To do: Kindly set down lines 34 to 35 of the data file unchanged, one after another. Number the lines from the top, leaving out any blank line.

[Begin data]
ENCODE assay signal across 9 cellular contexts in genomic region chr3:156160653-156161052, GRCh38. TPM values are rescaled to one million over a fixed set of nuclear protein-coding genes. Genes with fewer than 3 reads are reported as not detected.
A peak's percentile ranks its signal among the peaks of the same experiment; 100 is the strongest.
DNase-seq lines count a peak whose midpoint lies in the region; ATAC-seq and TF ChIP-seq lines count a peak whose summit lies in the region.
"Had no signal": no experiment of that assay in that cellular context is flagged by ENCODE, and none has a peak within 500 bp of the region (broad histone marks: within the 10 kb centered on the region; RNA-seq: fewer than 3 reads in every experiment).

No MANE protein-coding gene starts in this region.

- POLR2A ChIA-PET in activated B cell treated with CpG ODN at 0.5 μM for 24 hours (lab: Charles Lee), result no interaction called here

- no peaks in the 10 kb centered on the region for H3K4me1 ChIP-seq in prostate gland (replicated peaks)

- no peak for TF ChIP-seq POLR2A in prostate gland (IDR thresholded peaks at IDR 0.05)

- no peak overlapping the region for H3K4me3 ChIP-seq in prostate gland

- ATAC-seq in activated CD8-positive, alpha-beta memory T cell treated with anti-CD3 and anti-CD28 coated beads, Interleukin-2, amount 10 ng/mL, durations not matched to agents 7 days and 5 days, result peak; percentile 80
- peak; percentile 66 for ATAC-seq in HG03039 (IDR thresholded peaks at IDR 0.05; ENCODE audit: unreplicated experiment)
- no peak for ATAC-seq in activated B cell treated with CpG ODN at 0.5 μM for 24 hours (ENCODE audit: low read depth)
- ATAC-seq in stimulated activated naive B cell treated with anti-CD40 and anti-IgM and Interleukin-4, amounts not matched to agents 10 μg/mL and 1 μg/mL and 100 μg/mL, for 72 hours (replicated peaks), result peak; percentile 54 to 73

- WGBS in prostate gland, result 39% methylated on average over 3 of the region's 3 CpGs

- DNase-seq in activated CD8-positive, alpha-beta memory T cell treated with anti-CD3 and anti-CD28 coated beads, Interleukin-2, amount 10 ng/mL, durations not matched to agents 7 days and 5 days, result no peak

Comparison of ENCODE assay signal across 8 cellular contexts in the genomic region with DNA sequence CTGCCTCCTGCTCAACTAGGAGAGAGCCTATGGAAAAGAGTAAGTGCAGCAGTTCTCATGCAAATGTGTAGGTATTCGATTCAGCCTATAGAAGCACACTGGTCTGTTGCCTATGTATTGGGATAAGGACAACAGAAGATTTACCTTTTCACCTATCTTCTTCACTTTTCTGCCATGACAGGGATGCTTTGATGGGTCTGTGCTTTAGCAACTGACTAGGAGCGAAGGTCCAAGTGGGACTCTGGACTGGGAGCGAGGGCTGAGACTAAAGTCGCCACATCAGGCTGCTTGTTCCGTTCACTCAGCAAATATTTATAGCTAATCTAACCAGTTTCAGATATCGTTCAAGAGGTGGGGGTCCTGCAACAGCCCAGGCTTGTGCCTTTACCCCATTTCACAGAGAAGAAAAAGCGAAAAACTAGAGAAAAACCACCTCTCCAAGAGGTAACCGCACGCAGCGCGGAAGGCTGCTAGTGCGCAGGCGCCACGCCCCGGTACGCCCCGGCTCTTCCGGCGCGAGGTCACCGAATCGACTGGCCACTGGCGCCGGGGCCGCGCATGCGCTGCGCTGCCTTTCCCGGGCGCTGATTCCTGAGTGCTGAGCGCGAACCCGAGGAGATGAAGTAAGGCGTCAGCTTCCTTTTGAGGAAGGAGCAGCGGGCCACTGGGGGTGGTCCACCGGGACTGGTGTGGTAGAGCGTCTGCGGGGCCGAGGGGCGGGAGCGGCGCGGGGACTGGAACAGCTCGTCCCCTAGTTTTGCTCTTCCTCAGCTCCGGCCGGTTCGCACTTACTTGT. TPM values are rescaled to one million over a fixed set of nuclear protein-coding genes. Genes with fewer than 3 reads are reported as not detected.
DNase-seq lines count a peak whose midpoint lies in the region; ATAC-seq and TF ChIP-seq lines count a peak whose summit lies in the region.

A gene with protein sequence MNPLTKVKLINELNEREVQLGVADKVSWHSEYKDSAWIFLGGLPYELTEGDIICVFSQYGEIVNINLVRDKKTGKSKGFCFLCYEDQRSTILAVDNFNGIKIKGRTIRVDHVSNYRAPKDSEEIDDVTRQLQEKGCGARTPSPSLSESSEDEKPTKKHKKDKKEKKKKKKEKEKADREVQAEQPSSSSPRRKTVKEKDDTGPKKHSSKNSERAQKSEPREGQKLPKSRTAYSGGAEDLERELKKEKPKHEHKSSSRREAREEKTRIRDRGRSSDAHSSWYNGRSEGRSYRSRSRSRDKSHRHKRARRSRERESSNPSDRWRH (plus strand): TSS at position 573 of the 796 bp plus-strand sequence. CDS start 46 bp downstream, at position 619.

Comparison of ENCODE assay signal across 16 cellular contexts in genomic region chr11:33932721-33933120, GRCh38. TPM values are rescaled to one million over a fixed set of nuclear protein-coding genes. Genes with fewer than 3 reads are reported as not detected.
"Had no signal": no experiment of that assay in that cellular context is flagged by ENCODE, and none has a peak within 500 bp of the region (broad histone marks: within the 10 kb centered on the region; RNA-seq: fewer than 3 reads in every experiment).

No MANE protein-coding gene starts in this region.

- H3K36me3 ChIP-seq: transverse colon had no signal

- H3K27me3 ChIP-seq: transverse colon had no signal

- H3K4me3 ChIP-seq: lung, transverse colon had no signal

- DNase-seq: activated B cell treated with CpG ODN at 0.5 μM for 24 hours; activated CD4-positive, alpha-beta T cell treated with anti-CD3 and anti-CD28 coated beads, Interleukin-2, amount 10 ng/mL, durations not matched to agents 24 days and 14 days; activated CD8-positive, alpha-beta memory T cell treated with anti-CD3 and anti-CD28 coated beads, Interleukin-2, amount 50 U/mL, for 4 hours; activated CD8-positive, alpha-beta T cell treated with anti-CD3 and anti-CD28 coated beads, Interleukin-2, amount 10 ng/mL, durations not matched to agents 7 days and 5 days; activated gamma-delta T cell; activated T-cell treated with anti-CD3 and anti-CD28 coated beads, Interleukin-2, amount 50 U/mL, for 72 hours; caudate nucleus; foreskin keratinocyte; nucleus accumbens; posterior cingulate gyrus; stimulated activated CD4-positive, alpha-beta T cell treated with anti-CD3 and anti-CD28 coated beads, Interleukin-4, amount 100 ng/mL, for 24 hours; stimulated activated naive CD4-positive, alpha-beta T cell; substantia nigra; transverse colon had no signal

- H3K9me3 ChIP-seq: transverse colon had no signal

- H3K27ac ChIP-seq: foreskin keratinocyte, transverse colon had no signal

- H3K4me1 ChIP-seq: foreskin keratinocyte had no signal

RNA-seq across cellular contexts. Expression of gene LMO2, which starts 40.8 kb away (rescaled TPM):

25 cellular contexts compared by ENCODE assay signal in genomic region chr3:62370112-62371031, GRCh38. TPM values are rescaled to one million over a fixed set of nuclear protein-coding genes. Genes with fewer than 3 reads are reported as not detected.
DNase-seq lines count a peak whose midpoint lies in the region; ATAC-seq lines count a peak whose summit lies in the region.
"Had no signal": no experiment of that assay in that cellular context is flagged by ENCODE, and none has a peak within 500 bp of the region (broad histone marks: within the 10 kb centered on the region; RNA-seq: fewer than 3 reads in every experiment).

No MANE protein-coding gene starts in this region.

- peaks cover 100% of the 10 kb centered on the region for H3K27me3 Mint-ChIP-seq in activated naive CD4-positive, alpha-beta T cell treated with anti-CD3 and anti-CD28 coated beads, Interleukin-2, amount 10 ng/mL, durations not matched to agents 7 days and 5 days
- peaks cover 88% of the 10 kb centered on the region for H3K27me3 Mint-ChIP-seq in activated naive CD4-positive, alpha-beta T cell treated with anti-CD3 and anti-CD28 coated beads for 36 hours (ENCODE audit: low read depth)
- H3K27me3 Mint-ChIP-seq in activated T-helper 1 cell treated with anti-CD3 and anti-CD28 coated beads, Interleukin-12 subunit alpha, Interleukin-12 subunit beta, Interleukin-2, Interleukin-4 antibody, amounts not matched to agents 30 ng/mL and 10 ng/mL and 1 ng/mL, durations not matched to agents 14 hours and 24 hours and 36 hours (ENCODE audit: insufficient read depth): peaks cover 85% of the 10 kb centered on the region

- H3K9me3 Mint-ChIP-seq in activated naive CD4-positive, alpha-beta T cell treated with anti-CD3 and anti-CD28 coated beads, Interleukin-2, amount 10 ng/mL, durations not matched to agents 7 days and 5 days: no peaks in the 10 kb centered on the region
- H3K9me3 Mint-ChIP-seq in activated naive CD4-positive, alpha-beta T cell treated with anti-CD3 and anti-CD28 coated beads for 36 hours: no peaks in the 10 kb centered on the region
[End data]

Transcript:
- peaks cover 100% of the 10 kb centered on the region for H3K27me3 Mint-ChIP-seq in activated naive CD4-positive, alpha-beta T cell treated with anti-CD3 and anti-CD28 coated beads, Interleukin-2, amount 10 ng/mL, durations not matched to agents 7 days and 5 days
- peaks cover 88% of the 10 kb centered on the region for H3K27me3 Mint-ChIP-seq in activated naive CD4-positive, alpha-beta T cell treated with anti-CD3 and anti-CD28 coated beads for 36 hours (ENCODE audit: low read depth)